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The Difference Between a Prototype and Wireframe

by Omni on June 25, 2020

You’ve got an idea—you did the hard work of coming up with an app, website, or brand-new product. Now it’s time to figure out how to share it. Wireframes and prototypes are tools that are relatively easy to create and can help you visualize the functions and possibilities for your concept. Here, we’ll explain what wireframes and prototypes are, the uses for both, and how they differentiate—so you can determine which is best for your project and build a plan to share your idea with the world.

What is a wireframe?

A wireframe is a static, basic sketch of your website, which makes it the perfect visual starting point during the brainstorming process. Rectangles or squares are used as placeholders to show the location of potential graphics, buttons, or text, and the accompanying lines connecting these shapes indicate the order of information shared on each page.

There are two different types of wireframes: low-fidelity (lo-fi) and high-fidelity (hi-fi). A lo-fi wireframe will help you map out the basic schematics of your site in black and white. In contrast, a hi-fi wireframe is typically constructed after a lo-fi wireframe and presented in grayscale—this simulates actual color tones to help you better visualize the final version. Think of the hi-fi wireframe as a more detailed blueprint of your concept that will give viewers a better understanding of the look, feel, and functionality of your site. Hi-fi wireframes often contain no content or some placeholder content, such as lorem ipsum, typeface preferences, and specific dimensions for images.

Both types of wireframes are useful during the creative process and can be produced using design tools like OmniGraffle. If you’re starting from scratch, sketch a lo-fi wireframe to establish the basic layout of your site and hone in on the essential hierography of information. Then, create a hi-fi wireframe to explore more of the UI and UX details. Keep in mind that simplicity is key when creating a wireframe—don’t worry about aesthetics. Your goal is to quickly communicate your idea by constructing a simplified visual representation of your design.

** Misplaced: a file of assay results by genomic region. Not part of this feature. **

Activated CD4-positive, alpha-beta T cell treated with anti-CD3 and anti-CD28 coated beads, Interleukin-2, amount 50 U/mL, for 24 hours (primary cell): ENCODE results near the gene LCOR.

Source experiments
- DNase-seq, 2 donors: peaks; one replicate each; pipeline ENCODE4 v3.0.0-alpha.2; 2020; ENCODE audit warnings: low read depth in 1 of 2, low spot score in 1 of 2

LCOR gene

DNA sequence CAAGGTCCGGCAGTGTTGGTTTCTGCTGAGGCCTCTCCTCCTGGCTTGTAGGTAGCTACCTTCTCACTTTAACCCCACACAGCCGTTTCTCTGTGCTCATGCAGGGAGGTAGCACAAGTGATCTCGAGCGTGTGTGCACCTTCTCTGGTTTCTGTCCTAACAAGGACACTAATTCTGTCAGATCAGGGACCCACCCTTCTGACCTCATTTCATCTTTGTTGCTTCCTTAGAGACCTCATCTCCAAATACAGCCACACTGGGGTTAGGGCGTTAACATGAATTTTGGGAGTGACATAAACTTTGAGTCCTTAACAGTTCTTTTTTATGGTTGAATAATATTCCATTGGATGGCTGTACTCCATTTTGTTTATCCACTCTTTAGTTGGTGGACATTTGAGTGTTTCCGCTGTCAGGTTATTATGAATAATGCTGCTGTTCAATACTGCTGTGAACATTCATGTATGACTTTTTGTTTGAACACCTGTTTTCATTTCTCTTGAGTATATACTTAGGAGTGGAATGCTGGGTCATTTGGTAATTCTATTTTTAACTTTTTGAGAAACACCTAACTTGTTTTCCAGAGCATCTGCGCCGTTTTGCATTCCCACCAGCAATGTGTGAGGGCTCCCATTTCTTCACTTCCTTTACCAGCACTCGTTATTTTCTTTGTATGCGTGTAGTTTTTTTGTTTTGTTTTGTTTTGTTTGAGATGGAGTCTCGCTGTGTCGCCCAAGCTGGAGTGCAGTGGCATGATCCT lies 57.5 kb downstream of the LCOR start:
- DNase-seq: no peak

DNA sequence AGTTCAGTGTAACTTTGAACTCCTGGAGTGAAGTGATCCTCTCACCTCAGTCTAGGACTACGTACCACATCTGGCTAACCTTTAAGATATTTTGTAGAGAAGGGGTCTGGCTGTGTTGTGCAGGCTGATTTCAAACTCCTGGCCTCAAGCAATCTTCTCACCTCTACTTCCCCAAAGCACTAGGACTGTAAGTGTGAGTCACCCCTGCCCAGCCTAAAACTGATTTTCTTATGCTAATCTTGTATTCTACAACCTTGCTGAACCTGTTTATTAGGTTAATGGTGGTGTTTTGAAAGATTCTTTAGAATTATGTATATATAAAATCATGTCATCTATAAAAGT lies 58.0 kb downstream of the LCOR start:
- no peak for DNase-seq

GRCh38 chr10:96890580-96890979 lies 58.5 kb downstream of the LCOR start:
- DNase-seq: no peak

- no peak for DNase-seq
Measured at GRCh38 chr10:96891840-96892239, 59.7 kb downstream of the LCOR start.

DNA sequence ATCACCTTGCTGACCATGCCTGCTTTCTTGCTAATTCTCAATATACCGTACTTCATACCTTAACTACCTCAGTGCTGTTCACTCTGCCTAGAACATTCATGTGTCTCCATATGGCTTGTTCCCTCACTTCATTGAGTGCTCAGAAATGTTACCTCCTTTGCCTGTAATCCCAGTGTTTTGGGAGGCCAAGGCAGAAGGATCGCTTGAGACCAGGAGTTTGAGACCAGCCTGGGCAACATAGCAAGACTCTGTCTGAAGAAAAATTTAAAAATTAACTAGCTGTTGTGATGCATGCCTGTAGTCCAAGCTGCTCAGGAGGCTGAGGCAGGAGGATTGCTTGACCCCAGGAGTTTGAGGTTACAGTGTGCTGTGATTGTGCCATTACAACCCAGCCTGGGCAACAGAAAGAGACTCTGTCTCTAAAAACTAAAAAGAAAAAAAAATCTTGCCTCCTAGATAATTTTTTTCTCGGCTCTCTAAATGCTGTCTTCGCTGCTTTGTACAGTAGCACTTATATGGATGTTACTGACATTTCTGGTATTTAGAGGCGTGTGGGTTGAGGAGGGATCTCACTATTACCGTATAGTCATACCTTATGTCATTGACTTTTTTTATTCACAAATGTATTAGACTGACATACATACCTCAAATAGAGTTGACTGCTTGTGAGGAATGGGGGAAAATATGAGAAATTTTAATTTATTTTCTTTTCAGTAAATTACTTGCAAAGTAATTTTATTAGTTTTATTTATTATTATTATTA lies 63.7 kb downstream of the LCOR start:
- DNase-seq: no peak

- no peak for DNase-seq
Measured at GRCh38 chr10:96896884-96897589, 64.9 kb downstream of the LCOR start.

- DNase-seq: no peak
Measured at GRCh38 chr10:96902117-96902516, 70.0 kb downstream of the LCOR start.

Wireframe for the Difference Between a Prototype and Wireframe

What is a prototype?

A prototype is an interactive model or simulation that demonstrates how the finished website or app will work. The primary goal of a prototype is to test the design and functionality of your concept before moving on to the next phase of development. Creating a prototype might seem like a waste of time, but it’s a crucial step in discovering potential flaws and can save you time and money in the long run.

Like wireframes, prototypes also differ in complexity—lo-fi or hi-fi—based on the level of interactivity that’s possible (e.g., how many buttons can be clicked), visual design, and content. Lo-fi prototypes are often paper sketches with some basic visual attributes (rectangles, boxes, and buttons) representing the order of information, and the interactivity is simulated by a person. More realistic in appearance and with a higher degree of functionality, hi-fi prototypes are computer-generated simulations that look and feel like the final product—all interface elements (animations, graphics, colors, and content) are included with interactive clickable hotspots for users to experience the site.

Creating a prototype allows you to test and tweak the functionality of your design and discover any features you may want to add to your product before entering the final phase of design. Prototypes take more time to construct than wireframes, but the feedback gained through user interaction can be invaluable. The more realistic your prototype is, the more in-depth feedback you’ll gain for future iterations.

Prototype

Understanding the difference between a wireframe and a prototype will help you determine which one best suits your needs. Using these design tools to map out and communicate the usability and functionality of your concept—and test your product—will save you time and resources and take you one step closer to production.